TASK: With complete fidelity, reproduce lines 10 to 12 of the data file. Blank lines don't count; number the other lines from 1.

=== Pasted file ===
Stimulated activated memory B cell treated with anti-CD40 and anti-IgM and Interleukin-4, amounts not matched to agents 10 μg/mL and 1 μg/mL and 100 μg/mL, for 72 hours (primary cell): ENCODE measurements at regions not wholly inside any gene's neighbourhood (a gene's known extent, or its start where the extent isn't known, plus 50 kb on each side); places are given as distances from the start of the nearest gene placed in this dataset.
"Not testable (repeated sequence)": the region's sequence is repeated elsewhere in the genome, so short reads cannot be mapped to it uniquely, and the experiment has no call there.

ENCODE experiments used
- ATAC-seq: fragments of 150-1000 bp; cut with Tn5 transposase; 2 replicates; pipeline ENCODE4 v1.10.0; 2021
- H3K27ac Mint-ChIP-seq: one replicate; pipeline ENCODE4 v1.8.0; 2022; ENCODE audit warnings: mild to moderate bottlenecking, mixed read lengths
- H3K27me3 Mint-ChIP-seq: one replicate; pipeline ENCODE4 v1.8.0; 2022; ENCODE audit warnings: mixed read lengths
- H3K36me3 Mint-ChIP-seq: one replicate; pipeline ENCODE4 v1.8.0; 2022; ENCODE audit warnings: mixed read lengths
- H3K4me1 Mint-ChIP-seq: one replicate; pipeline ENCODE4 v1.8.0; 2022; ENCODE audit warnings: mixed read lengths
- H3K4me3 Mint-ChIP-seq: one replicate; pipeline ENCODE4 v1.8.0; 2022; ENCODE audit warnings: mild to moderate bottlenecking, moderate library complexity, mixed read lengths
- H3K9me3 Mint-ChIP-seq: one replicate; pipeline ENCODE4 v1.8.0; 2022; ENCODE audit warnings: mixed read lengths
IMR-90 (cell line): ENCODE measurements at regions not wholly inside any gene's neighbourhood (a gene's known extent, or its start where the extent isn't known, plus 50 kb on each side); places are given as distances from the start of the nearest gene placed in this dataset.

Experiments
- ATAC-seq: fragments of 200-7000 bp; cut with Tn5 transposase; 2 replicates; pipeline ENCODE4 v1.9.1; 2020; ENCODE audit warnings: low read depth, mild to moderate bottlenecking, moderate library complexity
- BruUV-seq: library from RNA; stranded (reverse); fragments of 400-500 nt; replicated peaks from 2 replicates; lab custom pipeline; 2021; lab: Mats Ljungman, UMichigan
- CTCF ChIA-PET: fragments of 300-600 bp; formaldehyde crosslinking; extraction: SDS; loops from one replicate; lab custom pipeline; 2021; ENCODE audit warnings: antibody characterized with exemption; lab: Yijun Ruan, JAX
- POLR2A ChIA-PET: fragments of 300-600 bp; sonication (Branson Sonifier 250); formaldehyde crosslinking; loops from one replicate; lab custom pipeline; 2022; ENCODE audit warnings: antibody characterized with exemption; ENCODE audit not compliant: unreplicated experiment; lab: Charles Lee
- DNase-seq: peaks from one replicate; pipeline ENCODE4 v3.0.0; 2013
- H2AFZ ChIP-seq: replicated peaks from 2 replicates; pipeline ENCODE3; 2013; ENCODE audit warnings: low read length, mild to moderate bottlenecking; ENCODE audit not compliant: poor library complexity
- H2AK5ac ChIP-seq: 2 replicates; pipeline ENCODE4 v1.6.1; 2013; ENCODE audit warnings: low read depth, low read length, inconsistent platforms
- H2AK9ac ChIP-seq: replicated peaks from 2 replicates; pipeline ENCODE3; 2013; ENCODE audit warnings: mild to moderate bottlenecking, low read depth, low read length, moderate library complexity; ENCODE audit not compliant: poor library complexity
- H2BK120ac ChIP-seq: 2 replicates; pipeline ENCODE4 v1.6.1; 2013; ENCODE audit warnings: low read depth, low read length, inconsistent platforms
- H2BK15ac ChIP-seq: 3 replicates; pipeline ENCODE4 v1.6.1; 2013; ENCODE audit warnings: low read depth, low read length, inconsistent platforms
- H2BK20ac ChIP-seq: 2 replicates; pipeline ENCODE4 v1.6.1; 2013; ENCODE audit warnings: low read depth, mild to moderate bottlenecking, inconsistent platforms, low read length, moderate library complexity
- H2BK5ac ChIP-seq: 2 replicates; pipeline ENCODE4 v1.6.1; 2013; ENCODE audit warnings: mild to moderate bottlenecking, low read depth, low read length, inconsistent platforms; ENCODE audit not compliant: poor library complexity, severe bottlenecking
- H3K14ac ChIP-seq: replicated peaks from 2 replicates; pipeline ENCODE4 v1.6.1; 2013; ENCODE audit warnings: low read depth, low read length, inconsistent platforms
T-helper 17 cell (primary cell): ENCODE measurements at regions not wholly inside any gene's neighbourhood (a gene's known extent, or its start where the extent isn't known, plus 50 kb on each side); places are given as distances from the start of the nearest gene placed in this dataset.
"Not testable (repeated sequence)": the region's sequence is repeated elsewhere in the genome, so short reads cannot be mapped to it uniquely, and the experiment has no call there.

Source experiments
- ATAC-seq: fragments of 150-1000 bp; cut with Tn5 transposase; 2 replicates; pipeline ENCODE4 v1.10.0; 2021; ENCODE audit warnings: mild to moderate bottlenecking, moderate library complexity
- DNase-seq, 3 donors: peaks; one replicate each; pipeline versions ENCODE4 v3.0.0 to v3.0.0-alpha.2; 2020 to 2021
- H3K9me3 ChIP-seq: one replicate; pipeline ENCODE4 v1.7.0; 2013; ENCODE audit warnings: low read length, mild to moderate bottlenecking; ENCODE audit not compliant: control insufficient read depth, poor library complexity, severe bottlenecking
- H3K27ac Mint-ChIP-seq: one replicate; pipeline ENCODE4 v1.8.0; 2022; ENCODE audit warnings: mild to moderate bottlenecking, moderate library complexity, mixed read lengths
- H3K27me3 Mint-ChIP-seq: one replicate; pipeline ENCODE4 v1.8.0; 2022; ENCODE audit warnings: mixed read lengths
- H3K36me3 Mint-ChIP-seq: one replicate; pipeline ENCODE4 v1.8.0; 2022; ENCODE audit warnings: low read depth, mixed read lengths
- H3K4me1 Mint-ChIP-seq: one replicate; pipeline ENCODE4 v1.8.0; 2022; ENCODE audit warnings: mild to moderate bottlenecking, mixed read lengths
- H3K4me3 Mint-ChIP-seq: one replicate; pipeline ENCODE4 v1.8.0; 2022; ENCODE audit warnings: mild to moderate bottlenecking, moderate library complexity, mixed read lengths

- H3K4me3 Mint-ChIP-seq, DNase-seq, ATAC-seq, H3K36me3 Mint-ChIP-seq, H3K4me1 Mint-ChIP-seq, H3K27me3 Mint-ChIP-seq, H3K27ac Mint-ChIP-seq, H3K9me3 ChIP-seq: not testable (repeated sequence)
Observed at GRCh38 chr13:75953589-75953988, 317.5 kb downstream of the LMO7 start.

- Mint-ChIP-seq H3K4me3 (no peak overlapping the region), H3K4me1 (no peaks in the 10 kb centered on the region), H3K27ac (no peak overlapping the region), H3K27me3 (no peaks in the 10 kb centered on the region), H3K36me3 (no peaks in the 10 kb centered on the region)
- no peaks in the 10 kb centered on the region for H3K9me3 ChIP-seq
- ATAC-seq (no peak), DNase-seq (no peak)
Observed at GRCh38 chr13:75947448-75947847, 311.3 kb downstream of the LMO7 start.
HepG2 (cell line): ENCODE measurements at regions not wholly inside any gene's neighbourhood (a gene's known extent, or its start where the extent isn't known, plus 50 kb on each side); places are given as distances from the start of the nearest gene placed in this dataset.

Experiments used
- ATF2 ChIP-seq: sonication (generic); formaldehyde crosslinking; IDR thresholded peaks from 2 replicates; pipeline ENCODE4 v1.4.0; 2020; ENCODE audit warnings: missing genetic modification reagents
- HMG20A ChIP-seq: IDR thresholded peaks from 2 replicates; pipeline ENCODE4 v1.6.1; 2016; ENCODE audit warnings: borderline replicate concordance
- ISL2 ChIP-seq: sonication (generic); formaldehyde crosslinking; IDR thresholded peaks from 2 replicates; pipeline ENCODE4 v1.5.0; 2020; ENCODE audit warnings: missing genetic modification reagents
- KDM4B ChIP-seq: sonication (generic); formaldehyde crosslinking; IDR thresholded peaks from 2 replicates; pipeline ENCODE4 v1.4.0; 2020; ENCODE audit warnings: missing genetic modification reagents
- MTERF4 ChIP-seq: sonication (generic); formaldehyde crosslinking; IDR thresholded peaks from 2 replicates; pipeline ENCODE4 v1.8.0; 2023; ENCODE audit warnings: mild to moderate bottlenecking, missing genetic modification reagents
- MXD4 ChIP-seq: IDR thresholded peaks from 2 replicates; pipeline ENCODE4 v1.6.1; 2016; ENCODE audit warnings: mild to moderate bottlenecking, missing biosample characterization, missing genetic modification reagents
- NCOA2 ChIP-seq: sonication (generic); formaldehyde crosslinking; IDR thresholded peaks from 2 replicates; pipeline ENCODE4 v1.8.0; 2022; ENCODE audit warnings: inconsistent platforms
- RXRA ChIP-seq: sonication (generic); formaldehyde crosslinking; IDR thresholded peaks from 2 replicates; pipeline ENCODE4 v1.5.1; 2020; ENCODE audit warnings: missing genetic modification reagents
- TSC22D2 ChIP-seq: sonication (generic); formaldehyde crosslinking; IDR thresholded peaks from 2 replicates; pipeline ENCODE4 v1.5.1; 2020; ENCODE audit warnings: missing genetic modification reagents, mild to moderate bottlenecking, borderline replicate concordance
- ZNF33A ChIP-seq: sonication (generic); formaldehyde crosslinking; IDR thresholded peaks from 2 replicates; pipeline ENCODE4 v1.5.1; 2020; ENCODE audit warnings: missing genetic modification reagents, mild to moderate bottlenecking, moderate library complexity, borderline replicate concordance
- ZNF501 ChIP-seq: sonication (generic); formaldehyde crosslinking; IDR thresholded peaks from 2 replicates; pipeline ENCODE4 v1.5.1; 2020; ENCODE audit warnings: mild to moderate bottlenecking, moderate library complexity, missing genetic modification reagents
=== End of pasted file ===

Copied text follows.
- H3K9me3 Mint-ChIP-seq: one replicate; pipeline ENCODE4 v1.8.0; 2022; ENCODE audit warnings: mixed read lengths
IMR-90 (cell line): ENCODE measurements at regions not wholly inside any gene's neighbourhood (a gene's known extent, or its start where the extent isn't known, plus 50 kb on each side); places are given as distances from the start of the nearest gene placed in this dataset.

Experiments